Mother/son team honored for child care work

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You might not know it from looking at the unassuming building from the outside, but tucked inside one Austin home is a utopia for early childhood development that recently won the “unsung hero” award from the Women’s Business Development Center.

Vision Builders Early Childhood Learning Center, in the 1700 block of North Austin Boulevard, is run by the mother-and-son team of Debra and Levell Baker, who’ve been caring for young children since 1993.

Debra Baker started the center after her last job was moved to Mexico; she began taking child care classes at the YMCA, and the business has grown ever since.

“This, being a businesswoman, I never thought would be my dream,” Debra Baker said. “But the dream is here.”

Every where you look, in every nook and cranny in the center, there is some kind of activity for children to learn — from practicing their ABCs to exploring outer space, and from stations for reading and coloring to areas for playing house and taking naps — that all fit in with what Levell Baker called their “holistic approach” to child development.

“You’re not just developing children, you’re developing the whole family,” Levell Baker said. “For a child to be successful in life, once they leave us, they must first have the academics.”

Debra Baker moved to Austin from the South Side when she married, and she’s been “a pillar of the community” ever since, said Galewood resident Frederic Rogers.

A father of three boys – twin 4-year-olds and a 2-year-old – Rogers credits the Bakers with helping one of the twins improve his speech, which was delayed.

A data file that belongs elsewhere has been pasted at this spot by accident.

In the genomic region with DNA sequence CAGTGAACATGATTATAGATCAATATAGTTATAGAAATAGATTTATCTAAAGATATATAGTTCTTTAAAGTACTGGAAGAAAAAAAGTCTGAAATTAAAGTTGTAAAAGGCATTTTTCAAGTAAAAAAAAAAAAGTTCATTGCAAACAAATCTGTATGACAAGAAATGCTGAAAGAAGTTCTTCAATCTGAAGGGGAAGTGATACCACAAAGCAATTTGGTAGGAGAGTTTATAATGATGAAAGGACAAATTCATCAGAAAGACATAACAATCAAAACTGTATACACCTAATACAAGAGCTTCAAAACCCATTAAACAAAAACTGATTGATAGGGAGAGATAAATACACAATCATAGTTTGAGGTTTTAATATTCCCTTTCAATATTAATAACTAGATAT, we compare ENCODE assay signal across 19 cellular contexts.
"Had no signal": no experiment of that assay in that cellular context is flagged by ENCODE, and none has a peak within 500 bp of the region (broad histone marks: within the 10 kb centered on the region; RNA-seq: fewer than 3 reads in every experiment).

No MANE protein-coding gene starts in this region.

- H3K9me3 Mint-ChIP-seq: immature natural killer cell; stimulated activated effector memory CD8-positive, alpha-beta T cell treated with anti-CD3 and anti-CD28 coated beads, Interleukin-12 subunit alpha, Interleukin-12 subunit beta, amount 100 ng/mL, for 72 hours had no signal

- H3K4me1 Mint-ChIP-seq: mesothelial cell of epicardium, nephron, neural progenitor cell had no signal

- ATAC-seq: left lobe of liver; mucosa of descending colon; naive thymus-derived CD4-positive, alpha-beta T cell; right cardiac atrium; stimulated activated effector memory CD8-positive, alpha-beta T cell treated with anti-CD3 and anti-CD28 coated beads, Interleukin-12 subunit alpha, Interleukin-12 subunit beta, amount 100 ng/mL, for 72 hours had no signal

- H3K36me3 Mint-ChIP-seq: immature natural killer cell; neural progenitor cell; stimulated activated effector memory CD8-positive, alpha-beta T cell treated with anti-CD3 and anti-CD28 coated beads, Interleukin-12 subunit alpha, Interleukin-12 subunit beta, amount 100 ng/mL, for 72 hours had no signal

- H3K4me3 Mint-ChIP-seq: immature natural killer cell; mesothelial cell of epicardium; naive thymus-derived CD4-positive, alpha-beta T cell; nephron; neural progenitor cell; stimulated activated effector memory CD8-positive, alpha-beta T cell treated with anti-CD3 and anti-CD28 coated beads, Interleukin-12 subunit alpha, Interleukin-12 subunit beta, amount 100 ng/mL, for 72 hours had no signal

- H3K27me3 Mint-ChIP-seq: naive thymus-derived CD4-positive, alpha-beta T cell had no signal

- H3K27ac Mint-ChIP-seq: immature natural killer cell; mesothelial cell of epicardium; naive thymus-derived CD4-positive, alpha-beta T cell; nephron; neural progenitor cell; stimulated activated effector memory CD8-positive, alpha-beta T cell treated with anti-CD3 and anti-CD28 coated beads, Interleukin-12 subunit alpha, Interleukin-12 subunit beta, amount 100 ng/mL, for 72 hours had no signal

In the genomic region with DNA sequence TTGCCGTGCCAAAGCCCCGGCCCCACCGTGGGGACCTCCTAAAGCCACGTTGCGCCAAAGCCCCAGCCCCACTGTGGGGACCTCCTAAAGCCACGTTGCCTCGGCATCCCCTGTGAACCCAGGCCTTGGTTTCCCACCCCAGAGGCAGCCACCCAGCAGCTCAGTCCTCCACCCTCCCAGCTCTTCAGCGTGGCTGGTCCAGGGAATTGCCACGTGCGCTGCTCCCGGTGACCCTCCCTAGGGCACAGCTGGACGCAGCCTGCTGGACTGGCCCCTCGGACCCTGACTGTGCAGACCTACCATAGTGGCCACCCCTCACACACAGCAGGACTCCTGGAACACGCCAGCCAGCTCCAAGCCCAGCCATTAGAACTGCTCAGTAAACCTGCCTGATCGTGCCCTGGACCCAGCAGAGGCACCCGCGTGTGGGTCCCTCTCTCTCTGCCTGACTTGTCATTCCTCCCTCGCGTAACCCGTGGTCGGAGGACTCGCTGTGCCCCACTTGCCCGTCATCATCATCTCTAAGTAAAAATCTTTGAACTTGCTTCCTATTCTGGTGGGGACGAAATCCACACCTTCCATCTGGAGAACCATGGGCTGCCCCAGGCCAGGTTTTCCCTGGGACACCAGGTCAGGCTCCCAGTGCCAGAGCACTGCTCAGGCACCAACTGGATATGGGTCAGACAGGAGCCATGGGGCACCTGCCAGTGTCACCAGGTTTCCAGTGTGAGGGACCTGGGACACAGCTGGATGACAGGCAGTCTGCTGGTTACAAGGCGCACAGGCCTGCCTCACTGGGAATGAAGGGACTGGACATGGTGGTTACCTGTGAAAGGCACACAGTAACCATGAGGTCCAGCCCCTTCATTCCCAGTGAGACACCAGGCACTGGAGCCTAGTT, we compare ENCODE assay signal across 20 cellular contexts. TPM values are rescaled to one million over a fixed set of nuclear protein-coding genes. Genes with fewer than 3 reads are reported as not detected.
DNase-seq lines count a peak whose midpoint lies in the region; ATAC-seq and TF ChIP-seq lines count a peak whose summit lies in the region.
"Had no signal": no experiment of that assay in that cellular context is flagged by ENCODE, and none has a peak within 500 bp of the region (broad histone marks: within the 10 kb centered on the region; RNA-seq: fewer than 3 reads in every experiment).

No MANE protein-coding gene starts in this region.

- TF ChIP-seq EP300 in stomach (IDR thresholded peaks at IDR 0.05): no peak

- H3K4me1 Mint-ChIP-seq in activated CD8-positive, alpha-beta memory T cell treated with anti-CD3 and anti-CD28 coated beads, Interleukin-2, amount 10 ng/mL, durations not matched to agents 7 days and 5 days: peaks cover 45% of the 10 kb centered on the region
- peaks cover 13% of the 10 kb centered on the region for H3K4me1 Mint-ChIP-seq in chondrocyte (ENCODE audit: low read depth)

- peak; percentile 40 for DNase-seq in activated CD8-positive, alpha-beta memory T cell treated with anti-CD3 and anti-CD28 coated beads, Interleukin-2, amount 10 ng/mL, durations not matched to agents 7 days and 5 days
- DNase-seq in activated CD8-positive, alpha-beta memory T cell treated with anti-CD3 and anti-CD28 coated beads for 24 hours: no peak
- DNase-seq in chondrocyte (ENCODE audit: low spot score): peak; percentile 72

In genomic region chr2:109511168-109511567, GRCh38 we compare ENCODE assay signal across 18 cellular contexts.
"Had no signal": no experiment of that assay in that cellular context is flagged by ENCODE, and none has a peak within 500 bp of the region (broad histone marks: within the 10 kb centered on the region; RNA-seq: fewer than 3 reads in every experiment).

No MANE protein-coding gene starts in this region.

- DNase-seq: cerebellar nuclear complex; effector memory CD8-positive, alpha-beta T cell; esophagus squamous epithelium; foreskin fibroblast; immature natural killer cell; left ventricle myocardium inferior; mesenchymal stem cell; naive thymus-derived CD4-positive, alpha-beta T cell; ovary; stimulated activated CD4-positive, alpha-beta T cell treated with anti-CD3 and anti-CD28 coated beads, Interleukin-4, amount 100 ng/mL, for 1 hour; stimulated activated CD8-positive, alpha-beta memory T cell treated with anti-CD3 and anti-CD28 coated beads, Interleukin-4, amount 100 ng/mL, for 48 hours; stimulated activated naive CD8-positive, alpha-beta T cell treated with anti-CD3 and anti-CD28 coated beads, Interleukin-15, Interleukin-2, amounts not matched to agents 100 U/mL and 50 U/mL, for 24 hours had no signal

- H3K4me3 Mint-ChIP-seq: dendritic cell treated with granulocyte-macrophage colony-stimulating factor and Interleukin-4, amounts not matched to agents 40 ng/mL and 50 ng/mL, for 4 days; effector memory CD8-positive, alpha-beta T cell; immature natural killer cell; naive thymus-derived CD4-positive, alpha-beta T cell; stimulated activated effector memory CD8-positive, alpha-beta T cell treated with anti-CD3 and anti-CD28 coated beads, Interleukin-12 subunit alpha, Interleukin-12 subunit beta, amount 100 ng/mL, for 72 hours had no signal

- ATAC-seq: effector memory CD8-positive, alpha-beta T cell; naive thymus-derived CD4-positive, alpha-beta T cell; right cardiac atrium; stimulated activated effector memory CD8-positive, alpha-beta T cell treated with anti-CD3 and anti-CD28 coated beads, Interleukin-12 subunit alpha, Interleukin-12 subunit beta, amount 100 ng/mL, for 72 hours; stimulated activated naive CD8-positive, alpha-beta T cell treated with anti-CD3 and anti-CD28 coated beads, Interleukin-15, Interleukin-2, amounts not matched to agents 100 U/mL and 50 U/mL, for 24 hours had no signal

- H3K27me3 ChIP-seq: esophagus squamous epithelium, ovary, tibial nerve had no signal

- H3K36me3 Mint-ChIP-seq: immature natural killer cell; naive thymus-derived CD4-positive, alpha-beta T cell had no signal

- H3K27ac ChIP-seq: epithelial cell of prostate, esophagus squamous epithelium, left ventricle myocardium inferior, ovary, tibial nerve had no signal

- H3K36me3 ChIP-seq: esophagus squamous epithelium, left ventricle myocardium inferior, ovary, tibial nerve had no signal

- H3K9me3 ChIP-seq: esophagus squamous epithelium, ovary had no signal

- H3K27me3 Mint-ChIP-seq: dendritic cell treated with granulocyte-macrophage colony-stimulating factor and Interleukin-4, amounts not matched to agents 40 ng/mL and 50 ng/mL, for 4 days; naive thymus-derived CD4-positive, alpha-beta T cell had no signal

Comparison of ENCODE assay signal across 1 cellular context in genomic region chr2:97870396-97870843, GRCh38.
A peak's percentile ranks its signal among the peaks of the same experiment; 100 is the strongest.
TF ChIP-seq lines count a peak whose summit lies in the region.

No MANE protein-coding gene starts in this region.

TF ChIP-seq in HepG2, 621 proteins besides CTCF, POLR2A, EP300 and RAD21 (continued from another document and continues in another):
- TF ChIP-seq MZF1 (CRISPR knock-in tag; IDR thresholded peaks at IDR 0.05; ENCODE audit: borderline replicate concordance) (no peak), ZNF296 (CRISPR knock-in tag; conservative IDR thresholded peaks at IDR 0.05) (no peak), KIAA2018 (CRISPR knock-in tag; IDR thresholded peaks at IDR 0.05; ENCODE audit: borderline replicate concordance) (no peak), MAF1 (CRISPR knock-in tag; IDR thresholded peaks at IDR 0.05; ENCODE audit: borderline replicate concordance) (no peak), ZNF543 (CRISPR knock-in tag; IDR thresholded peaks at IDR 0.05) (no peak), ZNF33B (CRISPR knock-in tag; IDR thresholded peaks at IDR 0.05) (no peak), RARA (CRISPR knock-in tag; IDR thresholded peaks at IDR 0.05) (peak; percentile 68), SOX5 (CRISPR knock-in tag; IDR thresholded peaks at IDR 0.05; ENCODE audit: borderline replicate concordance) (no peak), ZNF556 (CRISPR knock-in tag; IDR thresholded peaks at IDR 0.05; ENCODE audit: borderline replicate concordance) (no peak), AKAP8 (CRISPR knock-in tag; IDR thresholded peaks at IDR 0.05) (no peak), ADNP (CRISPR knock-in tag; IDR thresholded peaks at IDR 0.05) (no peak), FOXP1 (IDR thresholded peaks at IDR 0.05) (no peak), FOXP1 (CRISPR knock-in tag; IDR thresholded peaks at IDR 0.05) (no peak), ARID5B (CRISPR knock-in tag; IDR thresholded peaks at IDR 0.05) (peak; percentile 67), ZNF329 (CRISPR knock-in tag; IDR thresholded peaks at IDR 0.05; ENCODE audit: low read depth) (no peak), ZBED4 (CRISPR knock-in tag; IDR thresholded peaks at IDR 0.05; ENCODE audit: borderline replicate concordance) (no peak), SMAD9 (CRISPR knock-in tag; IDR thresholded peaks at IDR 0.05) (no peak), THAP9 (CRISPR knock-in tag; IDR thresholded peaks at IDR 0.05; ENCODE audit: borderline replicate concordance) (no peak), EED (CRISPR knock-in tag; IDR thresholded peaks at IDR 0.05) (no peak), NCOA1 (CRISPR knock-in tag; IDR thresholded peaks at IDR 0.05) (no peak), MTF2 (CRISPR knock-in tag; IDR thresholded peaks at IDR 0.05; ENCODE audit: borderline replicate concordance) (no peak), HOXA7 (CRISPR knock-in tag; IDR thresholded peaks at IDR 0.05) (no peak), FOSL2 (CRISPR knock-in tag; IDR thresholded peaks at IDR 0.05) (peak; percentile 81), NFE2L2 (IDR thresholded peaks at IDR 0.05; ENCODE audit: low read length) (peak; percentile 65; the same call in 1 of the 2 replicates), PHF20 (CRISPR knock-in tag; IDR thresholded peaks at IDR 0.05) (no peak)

“He’s come a long way, and I thank Ms. Baker a lot for that,” Rogers said. “She’s got the hands-on approach and goes slow with them, you know, takes her time with them.”

Rogers said he’s also thankful for the way the Bakers teach the children manners and how to behave socially, a sentiment echoed by another parent of twins, Maywood resident Brenda Moore.

“To have them in an environment with other kids, it helps them to come out of their shell,” Moore said.

Moore’s 5-year-old daughter was a little shy before starting at Vision Builders. But now, the young girl is more outgoing and has made friends at the center.

“That took a lot of the pressure off of me, as a parent,” Moore said. “Those types of things help relax my spirit to know that they’re OK.”

Levell Baker started helping his mother with the business in the early days before deciding to head off into the real estate business. Then in 2009, when the recession hit, he realized child development was his true calling.

It happened one night, he said, while sitting on the porch with some of the children; he became overwhelmed with a renewed sense of purpose.

“It was literally something came over me and it was like, ‘This is where you’re supposed to be.’”

Now the Bakers are working on plans to expand the business in 2016 to a larger space where they can operate a day-care facility and serve up to 100 children.

Whether they will be successful in their expansion may depend on how the state is able to resolve its current budget woes, as many of the center’s clients are families who receive some kind of state child care subsidy, Levell Baker said.

Regardless of how things work out, Debra Baker seems happy with what she and her son have been able to accomplish so far.

“I just love to see my kids grow,” she said. “That’s the main thing, just to see them grow up.

“It brings a joy to my heart, just to know that I did have an impact in their heart.”

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